Rent reliance

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From: H T


A funny thing happened to me when I went to the locaal bank to get some papers for our new PPOR. The loan person said we could lend another 500k (currently have about 1.3) odd but that we may be viewed as being to "rent reliant" before they let us have much more, despite our ip's coming in about even and our hefty incomes and an lvr in the low 60's. I thought the name of the game was to be rent reliant right up till you live off the rent from them increasing through gradual rent increases.

Are these people getting nervy at what they've lent us or is it time to start doing business with another bank so they start fighting for our business??
I wonder how these punters get to own 80 properties then, cause i cant see anyone would not rely on the rent to pay the interest on the loans on 80 properties
Have the banks cottoned on to vacancy rates or something??
 
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Reply: 1
From: Rolf Latham


Hi HT

Its most lenders way of saying either:

Start taking your business elsewhere or
use a lending structure that makes use of that dead equity - aka Uncle Steve Navra's annuities.

Alwo worthwhile looking at whom you are currently using foir you lender because they are significantly different in what they will lend. At your level it could be 250 to 500 k

ta

Rolf
 
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Reply: 2
From: Verity J


H T

Most banks don't allow rental income at 100% as they do with PAYE income. Generally they calculate rental income at between 70 to 80%. The main reason for this is to allow for vacancy and other associated expenses.

Having said that I believe there are some lenders out there who will calculate rental income at 100% but I am not aware of who they are personally.

How rent reliant is your application? I ask this as in some circumstances depending on the person you are dealing with they can actually push deals through even if there is some rent reliance especially since the LVR is quite reasonable. This is the difference that can be made by dealing with someone within any lending institution who knows there stuff and is prepared to put a strong case forward to their credit area.

I must admit though I amazed that banks don't always think forwardly enough to allow for the fact that a lot of PAYE incomes these days are far less secure then they ever used to be. I would think that someone who is and has been successfully investing in the real estate sector would actually be of far less risk.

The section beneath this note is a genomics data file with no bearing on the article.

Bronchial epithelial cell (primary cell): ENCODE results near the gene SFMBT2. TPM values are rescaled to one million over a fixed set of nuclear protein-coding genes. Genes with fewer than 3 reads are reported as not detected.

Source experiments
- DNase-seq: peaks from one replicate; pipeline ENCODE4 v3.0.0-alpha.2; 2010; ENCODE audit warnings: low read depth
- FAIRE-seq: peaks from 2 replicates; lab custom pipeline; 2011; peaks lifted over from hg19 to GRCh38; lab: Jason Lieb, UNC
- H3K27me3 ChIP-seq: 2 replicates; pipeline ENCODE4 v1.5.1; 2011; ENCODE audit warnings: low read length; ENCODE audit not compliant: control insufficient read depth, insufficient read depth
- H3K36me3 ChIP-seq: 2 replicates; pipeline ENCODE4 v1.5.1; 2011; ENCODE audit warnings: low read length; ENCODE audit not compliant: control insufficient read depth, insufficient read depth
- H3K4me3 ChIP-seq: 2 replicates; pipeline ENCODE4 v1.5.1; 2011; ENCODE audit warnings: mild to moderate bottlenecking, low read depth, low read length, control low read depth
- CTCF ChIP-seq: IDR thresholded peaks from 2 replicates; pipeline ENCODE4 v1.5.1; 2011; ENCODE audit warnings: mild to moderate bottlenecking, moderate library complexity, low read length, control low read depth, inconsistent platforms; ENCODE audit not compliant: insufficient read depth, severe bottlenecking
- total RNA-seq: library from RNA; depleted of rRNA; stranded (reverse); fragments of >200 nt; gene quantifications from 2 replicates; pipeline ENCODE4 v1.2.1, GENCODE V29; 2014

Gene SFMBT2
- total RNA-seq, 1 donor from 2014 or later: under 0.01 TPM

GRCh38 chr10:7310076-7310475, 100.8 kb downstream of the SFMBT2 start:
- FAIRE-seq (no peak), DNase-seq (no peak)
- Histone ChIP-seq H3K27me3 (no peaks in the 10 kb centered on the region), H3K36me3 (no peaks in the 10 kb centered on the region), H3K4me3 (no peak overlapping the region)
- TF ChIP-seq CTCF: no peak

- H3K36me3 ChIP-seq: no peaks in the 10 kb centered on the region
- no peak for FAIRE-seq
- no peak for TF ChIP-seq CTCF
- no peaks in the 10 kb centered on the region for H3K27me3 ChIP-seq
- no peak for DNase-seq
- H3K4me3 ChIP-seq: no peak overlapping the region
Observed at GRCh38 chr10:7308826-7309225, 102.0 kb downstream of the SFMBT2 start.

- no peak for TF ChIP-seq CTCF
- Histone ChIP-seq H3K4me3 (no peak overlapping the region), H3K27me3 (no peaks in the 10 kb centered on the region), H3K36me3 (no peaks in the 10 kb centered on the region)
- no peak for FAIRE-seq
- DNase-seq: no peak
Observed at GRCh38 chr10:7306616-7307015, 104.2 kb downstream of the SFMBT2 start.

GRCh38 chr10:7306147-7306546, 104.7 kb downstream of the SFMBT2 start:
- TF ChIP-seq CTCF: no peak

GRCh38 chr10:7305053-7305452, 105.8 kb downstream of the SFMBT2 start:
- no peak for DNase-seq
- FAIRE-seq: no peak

I am also interested in reading of other people's experiences in regard to rent reliant deals.
How did you work around it. Did changing lenders make a difference or was it how you put it forward to the lenders ?

Verity
 
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Reply: 2.1
From: The Wife



Have other sources of income?

Banks like to see diversified sources of cashflow.

Pay down some debt?
 
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Reply: 2.2
From: Rolf Latham


Hi Verity

The amount of rental income allowed for in service calcs has usually little do with the issue of rental reliance.

Even those lenders that claim to allow 80 to 100 % claw back that measly extra component by loading their service margin to a greater extent.

A very good example is Westpac and St George.

Westpac assess an I/O 30 year loan at the current variable rate + a 1 % buffer on a PI& basis over 25 years. They allow 75 % of gross rental.

St George assess the same loan at a service margin of 7.95 %, which is almost 2 % above he current variable rate - yes they will allow 80 % and yes they will also allow some tax deductions.

At the end of the day, rental reliance is a strategy used by lenders to reduce the risk exposure, and most describe it as a function of more rent than PAYE income, that goes to service committments. The only lender with a clear cut printed formula is ANZ.

You are absolutley right about how the deal is presented, segmented and whether you are dealing with an asssessor who is advesorial or who's job is to get the business.

I have cases on file where a reconstruction of the the clients financial picture increased their borrow cap by a cool 500 000 from a < 1 000 000. This is without at that stage resorting to annuity based strategies.

The most important thing from the start is to have a free and flexible structure that does not sterilize equity growth

Ta



Rolf
 
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Reply: 2.2.1
From: Verity J


Rolf

Thanks for your post that explains things in much more detail.

My questions now are how does one go about finding how the lenders actually look at rental income?

Can you please explain the term "sterilize equity growth"

Verity
 
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Reply: 2.2.1.1
From: Rolf Latham


Hi again

You can do the rounds of all the lenders and ask the questions, and get three different answer from the same lender at different branches.

Alternatively you can use an experienced independent mortgage broker who has generally already done that a few times over. If they dont get the loan over the line they dont eat, so they tend to have a somewhat better motivation to getting the deal done than do most employees

One can sterilize equity in a number of ways:

Fix loans with a lender where your borrow capacity is limited, makes it difficult to take xtra money out of the equity growth.

Cross collateralise with a lender where youre borrow cap is limited, further equity growth is sterilised unless your new lender will take a second or collateral mortgage, and it is then a little more difficult to take one of your properties elsewhere.

Ta

Rolf
 
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